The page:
5. The TARP was the centerpiece of a strategy by President Obama to assert more government control over the economy.

I won’t even critique Geithner’s article to cite its inconsistencies. (Well, OK, just one. He notes in Point 3 that “Of the 15 largest financial institutions before the crisis four are no longer independent entities” and in Point 4 that “It is true that the financial system is more concentrated today than it was before the crisis.” Yet Myth 4, inexplicably, is “The TARP worsened the concentration of the banking sector.”)

Most of us may not have the resume of Mr. Geithner. But I suspect we have some real-world experience and some up-close-and-personal knowledge that the Secretary of the Treasury/Former Federal Reserve Bank of New York president may not have. Plus the common sense to be able to separate myth from reality.

So, let’s add to the list of myths about TARP [Troubled Asset Relief Program]. Or–more appropriately–create our own “X Myths about TARP.” What myths did the honorable Mr. Geithner somehow overlook that really should have been included in a listing of myths about TARP?


Bankruptcies, Home Losses Tied To Failed Health Care System

June 4, 2009

More than half a million families who own homes will file for bankruptcy this year because of illness and medical bills, according to a new study by the Physicians for a National Health Program (PNHP). The study will be published in the August issue of the American Journal of Medicine. PNHP, a membership organization of over 16,000 physicians, supports a single-payer national health insurance program. 

Himmelstein D, Thorne D, Warren E, Woolhandler, S. National bankruptcy in the United States, 2007: results of a national study. American Journal of Medicine. [August: prepublication] Available online at http://www.pnhp.org/new_bankruptcy_study or through the American Journal of Medicine, aimmedia@elsevier.com (212) 633-3944. 

The PNHP study was a broader look at medical bankruptcy: Medical Bankruptcy in the United States, 2007: Results of a National Study. (But because we’re a real estate blog, we’re especially considering the real estate implications of the study.)

The study looked at bankruptcy data from 2007. It found that:

  • Illness and medical bills were a cause of at least 62.1% of all personal bankruptcies that year.
  • Based on the current bankruptcy rate (expected to reach 1.4 million in 2009), the study’s authors project that medical bankruptcies will total 866,000.
  • The proportion of bankruptcies attributable to medical problems rose by 49.6% between 2001 and 2007.

Surprisingly, most of those bankrupted by medical problems had health insurance. More than three-quarters (77.9%) were insured at the start of the bankrupting illness, including 60.3% who had private coverage. Most of the medically bankrupt were middle class before their financial problems. Two-thirds (66.4%) had owned a home.

Out-of-pocket medical costs averaged $17,943 for all medically bankrupt families ($26,971 for uninsured patients, $17,749 for those with private insurance at the outset, $14,633 for those with Medicaid, $12,021 for those with Medicare, and $6,545 for those with VA/military coverage).

Among common diagnoses, nonstroke neurologic illnesses such as multiple sclerosis were associated with the highest out-of-pocket expenditures (mean $34,167), followed by diabetes ($26,971), injuries ($25,096), stroke ($23,380), mental illness ($23,178), and heart disease ($21,955).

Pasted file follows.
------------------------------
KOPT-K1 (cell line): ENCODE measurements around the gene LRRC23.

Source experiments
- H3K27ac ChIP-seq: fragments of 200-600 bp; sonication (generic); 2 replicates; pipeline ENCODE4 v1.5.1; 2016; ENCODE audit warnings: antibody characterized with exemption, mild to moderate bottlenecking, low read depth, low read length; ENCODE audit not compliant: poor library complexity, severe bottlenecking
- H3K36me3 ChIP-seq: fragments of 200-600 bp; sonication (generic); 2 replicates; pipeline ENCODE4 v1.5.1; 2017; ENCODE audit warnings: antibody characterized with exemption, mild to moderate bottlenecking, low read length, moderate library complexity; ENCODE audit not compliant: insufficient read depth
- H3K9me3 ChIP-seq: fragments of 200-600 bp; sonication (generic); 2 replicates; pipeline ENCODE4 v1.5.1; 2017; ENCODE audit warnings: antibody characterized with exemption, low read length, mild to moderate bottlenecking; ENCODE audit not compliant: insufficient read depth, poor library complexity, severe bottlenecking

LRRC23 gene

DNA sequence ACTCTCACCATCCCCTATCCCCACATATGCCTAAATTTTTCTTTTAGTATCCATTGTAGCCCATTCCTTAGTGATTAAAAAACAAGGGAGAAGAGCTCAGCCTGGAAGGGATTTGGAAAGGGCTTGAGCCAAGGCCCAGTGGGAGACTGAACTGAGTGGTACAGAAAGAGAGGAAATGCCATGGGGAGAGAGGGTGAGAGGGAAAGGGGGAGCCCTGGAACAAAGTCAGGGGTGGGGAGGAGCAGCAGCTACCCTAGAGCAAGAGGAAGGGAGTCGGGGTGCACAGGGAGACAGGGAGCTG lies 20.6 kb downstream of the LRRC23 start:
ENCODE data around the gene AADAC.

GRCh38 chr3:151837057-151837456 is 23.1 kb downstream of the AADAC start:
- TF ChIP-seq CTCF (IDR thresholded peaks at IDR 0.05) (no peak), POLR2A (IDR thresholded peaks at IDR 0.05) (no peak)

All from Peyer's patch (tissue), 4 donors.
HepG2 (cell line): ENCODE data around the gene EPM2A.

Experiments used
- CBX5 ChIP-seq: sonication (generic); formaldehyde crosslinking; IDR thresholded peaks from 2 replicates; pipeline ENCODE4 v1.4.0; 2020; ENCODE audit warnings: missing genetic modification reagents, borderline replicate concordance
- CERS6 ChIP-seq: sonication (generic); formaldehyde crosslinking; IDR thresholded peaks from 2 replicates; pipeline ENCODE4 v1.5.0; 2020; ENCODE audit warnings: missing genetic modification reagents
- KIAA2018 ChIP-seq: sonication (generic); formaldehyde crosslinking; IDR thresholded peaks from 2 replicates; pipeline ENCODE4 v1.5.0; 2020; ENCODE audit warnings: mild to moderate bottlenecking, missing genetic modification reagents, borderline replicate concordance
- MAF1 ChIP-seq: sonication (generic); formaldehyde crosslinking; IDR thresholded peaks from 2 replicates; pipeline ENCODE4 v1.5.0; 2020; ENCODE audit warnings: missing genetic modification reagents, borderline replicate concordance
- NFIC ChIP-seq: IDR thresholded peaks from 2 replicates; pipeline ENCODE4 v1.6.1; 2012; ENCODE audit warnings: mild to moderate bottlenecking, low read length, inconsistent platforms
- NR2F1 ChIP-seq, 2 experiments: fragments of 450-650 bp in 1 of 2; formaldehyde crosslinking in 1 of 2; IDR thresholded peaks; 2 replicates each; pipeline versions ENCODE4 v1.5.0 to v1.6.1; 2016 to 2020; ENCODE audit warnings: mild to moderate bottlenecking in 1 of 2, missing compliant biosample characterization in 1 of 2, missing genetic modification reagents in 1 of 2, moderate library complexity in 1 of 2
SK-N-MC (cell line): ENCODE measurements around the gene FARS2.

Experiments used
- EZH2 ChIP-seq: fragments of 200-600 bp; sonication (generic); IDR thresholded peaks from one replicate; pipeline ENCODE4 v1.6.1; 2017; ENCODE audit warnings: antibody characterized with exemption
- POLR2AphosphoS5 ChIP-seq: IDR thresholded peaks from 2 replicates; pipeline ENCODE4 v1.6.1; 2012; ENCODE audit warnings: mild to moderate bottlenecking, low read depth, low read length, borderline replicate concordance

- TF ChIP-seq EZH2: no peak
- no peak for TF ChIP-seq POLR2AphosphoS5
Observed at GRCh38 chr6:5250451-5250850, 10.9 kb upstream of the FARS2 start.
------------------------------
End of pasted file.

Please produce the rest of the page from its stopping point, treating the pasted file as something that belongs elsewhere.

Bottom line (according to an accompanying Q&A paper): “It appears that health insurance offers only modest protection against medical bankruptcy.” And from the study itself: “Being uninsured at filing did not predict a medical cause of bankruptcy.”

Among the items that did predict the filing of medical bankruptcy: a gap in coverage, older age, marriage, being female, larger household, and lower income quartile.

The study concludes: “The US health care financing system is broken, and not only for the poor and uninsured. Middle-class families frequently collapse under the strain of a health care system that treats physical wounds, but often inflicts financial ones.”

While the study didn’t get into the real estate implications, other than to observe that 66.4% had owned a home, it would appear that a steady stream of foreclosures will continue–in fact, increase–regardless of what Congress or the Administration does if those actions only address lending practices or other specific real estate issues. What appears to be needed, from my reading of the implications of the report, is a multimodal approach that addresses the underlying causes of bankruptcies. And that includes . . . well, I was going to say a restructuring of the health care system, but maybe something more radical is needed. After all, to borrow a phrase from the last Presidential election, stopping at a so-called restructuring might be akin to putting lipstick on a pig.


Amazing Prediction By Ron Paul in 2003

March 18, 2009

I like quirky politicians. (Anyone remember John Anderson when he ran for President? Or Pete McCloskey? If you’re from Virginia, how about Henry Howell? Or even the original John McCain?) And for that reason, I like Ron Paul. I can’t say that I agree with too many of his policies, but I enjoy free thinkers and nonconformists.

Someone mentioned to me recently that Ron Paul had made a speech back in 2003 that predicted the housing and financial meltdown. (I’m sure that true Ron Paul followers have known about that for a long time, so this won’t be news to them.)

Still, he did make a statement before the House Financial Services Committee back on September 10, 2003, and you have to give the guy credit. Here are his entire remarks: